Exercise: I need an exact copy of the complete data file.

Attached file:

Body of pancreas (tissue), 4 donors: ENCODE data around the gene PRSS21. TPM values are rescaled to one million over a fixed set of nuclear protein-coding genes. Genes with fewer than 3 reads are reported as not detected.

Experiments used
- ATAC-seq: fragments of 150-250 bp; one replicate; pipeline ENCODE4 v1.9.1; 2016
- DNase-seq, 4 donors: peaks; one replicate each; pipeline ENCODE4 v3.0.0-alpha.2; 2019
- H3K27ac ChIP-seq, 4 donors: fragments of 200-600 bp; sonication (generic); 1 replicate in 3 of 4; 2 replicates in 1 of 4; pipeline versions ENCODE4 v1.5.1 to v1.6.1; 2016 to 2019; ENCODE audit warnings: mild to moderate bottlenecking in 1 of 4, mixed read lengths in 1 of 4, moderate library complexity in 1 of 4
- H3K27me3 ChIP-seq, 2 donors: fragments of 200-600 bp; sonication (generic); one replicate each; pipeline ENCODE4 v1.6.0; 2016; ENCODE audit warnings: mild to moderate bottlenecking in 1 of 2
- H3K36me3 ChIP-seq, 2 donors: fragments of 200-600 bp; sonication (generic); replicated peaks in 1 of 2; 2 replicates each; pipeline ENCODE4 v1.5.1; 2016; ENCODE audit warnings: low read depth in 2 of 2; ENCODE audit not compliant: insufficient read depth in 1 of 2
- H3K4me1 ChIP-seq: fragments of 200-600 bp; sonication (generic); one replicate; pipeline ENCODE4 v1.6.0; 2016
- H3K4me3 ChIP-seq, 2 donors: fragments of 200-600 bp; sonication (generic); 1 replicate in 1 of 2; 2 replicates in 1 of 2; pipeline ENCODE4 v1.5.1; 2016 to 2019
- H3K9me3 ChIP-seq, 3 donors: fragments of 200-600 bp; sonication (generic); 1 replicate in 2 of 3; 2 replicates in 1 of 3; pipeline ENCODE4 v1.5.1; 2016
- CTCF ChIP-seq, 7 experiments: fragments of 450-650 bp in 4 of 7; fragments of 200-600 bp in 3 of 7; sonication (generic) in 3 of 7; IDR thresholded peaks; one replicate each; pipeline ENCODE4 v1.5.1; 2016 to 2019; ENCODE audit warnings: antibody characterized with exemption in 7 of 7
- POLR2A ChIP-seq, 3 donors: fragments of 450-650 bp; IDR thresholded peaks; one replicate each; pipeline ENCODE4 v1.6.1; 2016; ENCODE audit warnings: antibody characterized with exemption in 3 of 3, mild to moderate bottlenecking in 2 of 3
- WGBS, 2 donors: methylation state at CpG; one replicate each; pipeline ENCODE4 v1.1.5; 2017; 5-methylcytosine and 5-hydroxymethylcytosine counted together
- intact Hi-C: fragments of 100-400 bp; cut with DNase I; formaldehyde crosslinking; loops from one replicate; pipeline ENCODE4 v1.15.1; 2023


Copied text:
Body of pancreas (tissue), 4 donors: ENCODE data around the gene PRSS21. TPM values are rescaled to one million over a fixed set of nuclear protein-coding genes. Genes with fewer than 3 reads are reported as not detected.

Experiments used
- ATAC-seq: fragments of 150-250 bp; one replicate; pipeline ENCODE4 v1.9.1; 2016
- DNase-seq, 4 donors: peaks; one replicate each; pipeline ENCODE4 v3.0.0-alpha.2; 2019
- H3K27ac ChIP-seq, 4 donors: fragments of 200-600 bp; sonication (generic); 1 replicate in 3 of 4; 2 replicates in 1 of 4; pipeline versions ENCODE4 v1.5.1 to v1.6.1; 2016 to 2019; ENCODE audit warnings: mild to moderate bottlenecking in 1 of 4, mixed read lengths in 1 of 4, moderate library complexity in 1 of 4
- H3K27me3 ChIP-seq, 2 donors: fragments of 200-600 bp; sonication (generic); one replicate each; pipeline ENCODE4 v1.6.0; 2016; ENCODE audit warnings: mild to moderate bottlenecking in 1 of 2
- H3K36me3 ChIP-seq, 2 donors: fragments of 200-600 bp; sonication (generic); replicated peaks in 1 of 2; 2 replicates each; pipeline ENCODE4 v1.5.1; 2016; ENCODE audit warnings: low read depth in 2 of 2; ENCODE audit not compliant: insufficient read depth in 1 of 2
- H3K4me1 ChIP-seq: fragments of 200-600 bp; sonication (generic); one replicate; pipeline ENCODE4 v1.6.0; 2016
- H3K4me3 ChIP-seq, 2 donors: fragments of 200-600 bp; sonication (generic); 1 replicate in 1 of 2; 2 replicates in 1 of 2; pipeline ENCODE4 v1.5.1; 2016 to 2019
- H3K9me3 ChIP-seq, 3 donors: fragments of 200-600 bp; sonication (generic); 1 replicate in 2 of 3; 2 replicates in 1 of 3; pipeline ENCODE4 v1.5.1; 2016
- CTCF ChIP-seq, 7 experiments: fragments of 450-650 bp in 4 of 7; fragments of 200-600 bp in 3 of 7; sonication (generic) in 3 of 7; IDR thresholded peaks; one replicate each; pipeline ENCODE4 v1.5.1; 2016 to 2019; ENCODE audit warnings: antibody characterized with exemption in 7 of 7
- POLR2A ChIP-seq, 3 donors: fragments of 450-650 bp; IDR thresholded peaks; one replicate each; pipeline ENCODE4 v1.6.1; 2016; ENCODE audit warnings: antibody characterized with exemption in 3 of 3, mild to moderate bottlenecking in 2 of 3
- WGBS, 2 donors: methylation state at CpG; one replicate each; pipeline ENCODE4 v1.1.5; 2017; 5-methylcytosine and 5-hydroxymethylcytosine counted together
- intact Hi-C: fragments of 100-400 bp; cut with DNase I; formaldehyde crosslinking; loops from one replicate; pipeline ENCODE4 v1.15.1; 2023